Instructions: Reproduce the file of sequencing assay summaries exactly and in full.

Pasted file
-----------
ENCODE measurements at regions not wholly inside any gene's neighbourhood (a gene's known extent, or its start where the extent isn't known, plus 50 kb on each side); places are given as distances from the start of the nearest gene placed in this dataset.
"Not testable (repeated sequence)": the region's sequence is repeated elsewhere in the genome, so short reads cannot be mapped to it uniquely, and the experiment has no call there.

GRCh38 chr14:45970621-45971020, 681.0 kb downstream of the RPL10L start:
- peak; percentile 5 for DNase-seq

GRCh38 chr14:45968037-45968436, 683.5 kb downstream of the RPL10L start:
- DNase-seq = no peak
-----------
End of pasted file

ENCODE measurements at regions not wholly inside any gene's neighbourhood (a gene's known extent, or its start where the extent isn't known, plus 50 kb on each side); places are given as distances from the start of the nearest gene placed in this dataset.
"Not testable (repeated sequence)": the region's sequence is repeated elsewhere in the genome, so short reads cannot be mapped to it uniquely, and the experiment has no call there.

GRCh38 chr14:45970621-45971020, 681.0 kb downstream of the RPL10L start:
- peak; percentile 5 for DNase-seq

GRCh38 chr14:45968037-45968436, 683.5 kb downstream of the RPL10L start:
- DNase-seq = no peak